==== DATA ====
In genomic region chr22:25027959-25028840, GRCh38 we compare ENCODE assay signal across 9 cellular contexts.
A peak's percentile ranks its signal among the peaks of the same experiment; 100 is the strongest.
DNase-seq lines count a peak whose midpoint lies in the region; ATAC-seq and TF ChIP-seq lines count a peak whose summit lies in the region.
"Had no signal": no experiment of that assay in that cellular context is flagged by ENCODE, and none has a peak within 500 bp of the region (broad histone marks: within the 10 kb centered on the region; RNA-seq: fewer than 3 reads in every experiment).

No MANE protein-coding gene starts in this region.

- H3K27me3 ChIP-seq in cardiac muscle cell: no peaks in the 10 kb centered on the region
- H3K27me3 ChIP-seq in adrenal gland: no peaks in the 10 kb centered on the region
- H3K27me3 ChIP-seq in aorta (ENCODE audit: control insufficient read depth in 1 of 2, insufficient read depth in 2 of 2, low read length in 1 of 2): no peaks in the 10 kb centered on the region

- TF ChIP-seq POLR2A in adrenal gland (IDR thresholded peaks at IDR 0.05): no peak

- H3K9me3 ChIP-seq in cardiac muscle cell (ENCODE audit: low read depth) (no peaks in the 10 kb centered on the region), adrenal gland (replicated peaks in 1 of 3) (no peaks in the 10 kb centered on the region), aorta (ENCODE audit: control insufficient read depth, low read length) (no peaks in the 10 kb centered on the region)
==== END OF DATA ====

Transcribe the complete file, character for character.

In genomic region chr22:25027959-25028840, GRCh38 we compare ENCODE assay signal across 9 cellular contexts.
A peak's percentile ranks its signal among the peaks of the same experiment; 100 is the strongest.
DNase-seq lines count a peak whose midpoint lies in the region; ATAC-seq and TF ChIP-seq lines count a peak whose summit lies in the region.
"Had no signal": no experiment of that assay in that cellular context is flagged by ENCODE, and none has a peak within 500 bp of the region (broad histone marks: within the 10 kb centered on the region; RNA-seq: fewer than 3 reads in every experiment).

No MANE protein-coding gene starts in this region.

- H3K27me3 ChIP-seq in cardiac muscle cell: no peaks in the 10 kb centered on the region
- H3K27me3 ChIP-seq in adrenal gland: no peaks in the 10 kb centered on the region
- H3K27me3 ChIP-seq in aorta (ENCODE audit: control insufficient read depth in 1 of 2, insufficient read depth in 2 of 2, low read length in 1 of 2): no peaks in the 10 kb centered on the region

- TF ChIP-seq POLR2A in adrenal gland (IDR thresholded peaks at IDR 0.05): no peak

- H3K9me3 ChIP-seq in cardiac muscle cell (ENCODE audit: low read depth) (no peaks in the 10 kb centered on the region), adrenal gland (replicated peaks in 1 of 3) (no peaks in the 10 kb centered on the region), aorta (ENCODE audit: control insufficient read depth, low read length) (no peaks in the 10 kb centered on the region)